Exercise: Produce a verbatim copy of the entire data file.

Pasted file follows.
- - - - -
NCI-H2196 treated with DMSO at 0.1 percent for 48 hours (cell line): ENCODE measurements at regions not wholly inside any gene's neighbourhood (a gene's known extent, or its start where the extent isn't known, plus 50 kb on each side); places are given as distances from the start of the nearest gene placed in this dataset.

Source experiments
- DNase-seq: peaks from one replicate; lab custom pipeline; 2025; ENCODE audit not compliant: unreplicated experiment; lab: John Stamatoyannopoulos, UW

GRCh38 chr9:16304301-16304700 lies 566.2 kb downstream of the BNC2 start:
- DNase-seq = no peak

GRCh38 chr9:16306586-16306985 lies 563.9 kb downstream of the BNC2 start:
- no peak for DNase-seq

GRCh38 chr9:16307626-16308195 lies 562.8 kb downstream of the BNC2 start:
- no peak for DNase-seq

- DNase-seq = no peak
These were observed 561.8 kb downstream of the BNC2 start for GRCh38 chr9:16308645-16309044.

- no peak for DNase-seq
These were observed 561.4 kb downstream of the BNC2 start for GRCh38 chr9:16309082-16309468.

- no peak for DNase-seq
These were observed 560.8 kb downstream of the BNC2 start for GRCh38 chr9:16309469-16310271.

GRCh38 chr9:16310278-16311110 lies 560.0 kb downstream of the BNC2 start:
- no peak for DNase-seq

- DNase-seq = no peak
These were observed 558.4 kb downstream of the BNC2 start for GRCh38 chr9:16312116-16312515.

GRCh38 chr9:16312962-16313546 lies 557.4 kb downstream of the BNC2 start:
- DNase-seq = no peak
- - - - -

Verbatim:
NCI-H2196 treated with DMSO at 0.1 percent for 48 hours (cell line): ENCODE measurements at regions not wholly inside any gene's neighbourhood (a gene's known extent, or its start where the extent isn't known, plus 50 kb on each side); places are given as distances from the start of the nearest gene placed in this dataset.

Source experiments
- DNase-seq: peaks from one replicate; lab custom pipeline; 2025; ENCODE audit not compliant: unreplicated experiment; lab: John Stamatoyannopoulos, UW

GRCh38 chr9:16304301-16304700 lies 566.2 kb downstream of the BNC2 start:
- DNase-seq = no peak

GRCh38 chr9:16306586-16306985 lies 563.9 kb downstream of the BNC2 start:
- no peak for DNase-seq

GRCh38 chr9:16307626-16308195 lies 562.8 kb downstream of the BNC2 start:
- no peak for DNase-seq

- DNase-seq = no peak
These were observed 561.8 kb downstream of the BNC2 start for GRCh38 chr9:16308645-16309044.

- no peak for DNase-seq
These were observed 561.4 kb downstream of the BNC2 start for GRCh38 chr9:16309082-16309468.

- no peak for DNase-seq
These were observed 560.8 kb downstream of the BNC2 start for GRCh38 chr9:16309469-16310271.

GRCh38 chr9:16310278-16311110 lies 560.0 kb downstream of the BNC2 start:
- no peak for DNase-seq

- DNase-seq = no peak
These were observed 558.4 kb downstream of the BNC2 start for GRCh38 chr9:16312116-16312515.

GRCh38 chr9:16312962-16313546 lies 557.4 kb downstream of the BNC2 start:
- DNase-seq = no peak